|Dual-0||1. Adoption du jour.|
|Reference||1. Adoption de l’ordre du jour.|
|(3) Source||Dans sa résolution adoptée en 2014 intitulée «Renforcement de l’efficacité et|
|l’amélioration de l’efficience des garanties de l’Agence », la Conférence (…).|
|NMT-0||Dans sa résolution adoptée en 2014 intitulée «Renforcement de l’efficacité et|
|l’amélioration de l’efficience des garanties de l’Agence », la Conférence (…).|
|Dual-0||En su resolución aprobada en 2014 titulado "Fortalecimiento de la eficiencia y|
|mejora de la eficiencia de las salvaguardias de la Autoridad", la Conferencia (…)|
|Reference||En su resolución de 2014 relativa al fortalecimiento de la eficacia y aumento|
|de la eficiencia de las salvaguardias del Organismo, la Conferencia (…).|
|(4) Source||La Oficina se propone fomentar y mantener una cultura institucional de|
|ética y rendición de cuentas, con el fin de aumentar tanto la credibilidad|
|como la eficacia de las Naciones Unidas.|
|NMT-0||31. Канцелярия планирует поощрять and maintain a corporate culture and|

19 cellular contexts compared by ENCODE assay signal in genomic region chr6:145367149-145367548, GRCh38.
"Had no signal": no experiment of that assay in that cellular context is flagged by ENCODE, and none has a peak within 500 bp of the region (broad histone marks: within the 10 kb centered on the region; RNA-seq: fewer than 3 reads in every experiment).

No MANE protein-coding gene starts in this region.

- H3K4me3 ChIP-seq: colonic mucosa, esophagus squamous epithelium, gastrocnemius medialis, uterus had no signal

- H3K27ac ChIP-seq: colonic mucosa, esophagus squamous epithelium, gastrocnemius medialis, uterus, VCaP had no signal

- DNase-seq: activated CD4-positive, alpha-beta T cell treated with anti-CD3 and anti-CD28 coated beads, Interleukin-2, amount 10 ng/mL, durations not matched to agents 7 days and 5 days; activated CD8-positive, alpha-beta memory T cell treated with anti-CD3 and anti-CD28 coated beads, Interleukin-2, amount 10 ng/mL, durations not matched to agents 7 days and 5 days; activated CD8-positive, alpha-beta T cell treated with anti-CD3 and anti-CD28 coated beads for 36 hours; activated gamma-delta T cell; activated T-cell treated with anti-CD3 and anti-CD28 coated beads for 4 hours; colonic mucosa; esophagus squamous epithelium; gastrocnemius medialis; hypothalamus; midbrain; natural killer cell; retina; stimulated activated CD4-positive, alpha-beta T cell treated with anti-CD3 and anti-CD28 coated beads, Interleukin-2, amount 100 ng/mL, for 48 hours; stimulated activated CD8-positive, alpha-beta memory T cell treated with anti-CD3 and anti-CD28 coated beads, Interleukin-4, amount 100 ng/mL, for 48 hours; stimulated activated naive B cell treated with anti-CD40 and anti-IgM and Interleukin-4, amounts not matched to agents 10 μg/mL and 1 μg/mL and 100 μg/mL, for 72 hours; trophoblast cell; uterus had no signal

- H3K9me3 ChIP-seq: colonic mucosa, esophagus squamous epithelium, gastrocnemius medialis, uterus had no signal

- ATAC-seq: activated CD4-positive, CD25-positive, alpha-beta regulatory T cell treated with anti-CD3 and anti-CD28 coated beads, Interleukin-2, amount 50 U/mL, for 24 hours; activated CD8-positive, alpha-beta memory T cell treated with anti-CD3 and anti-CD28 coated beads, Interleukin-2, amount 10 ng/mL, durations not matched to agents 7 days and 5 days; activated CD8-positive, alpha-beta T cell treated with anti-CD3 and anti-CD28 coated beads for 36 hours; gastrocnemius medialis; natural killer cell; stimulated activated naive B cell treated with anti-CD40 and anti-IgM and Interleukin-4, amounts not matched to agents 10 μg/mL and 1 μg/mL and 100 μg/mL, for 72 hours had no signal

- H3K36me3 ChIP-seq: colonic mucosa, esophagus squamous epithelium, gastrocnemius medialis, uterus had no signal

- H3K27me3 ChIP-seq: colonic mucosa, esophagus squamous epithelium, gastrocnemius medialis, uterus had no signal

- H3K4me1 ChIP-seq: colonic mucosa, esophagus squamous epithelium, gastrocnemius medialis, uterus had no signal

|accountability culture, with a view to increasing the credibility and|
|effectiveness of the United Nations.|
|Dual-0||Управление предлагается поощрять и поддерживать институциональную|
|культуру этики и подотчетности, с тем чтобы повысить доверие и|
|эффективность Организации Объединенных Наций.|
|Reference||Бюро призвано формировать и поддерживать корпоративную культуру|
|строгого соблюдения этических норм и подотчетности с целью укрепления|
|авторитета и эффективности Организации Объединенных Наций.|
|(5) Source||3. Форум рекомендует Продовольственной и сельскохозяйственной|
|организации Объединенных Наций (ФАО) в координации с коренными|
|народами организовывать учебные курсы и другие мероприятия (…).|
|NMT-0||1. Le Forum Permanent Forum on Indigenous Issues congratuce the|
|International Fund for Agricultural Development (IFAD) for its efforts in|
|the area of rural development to address the problems of food and hunger (…).|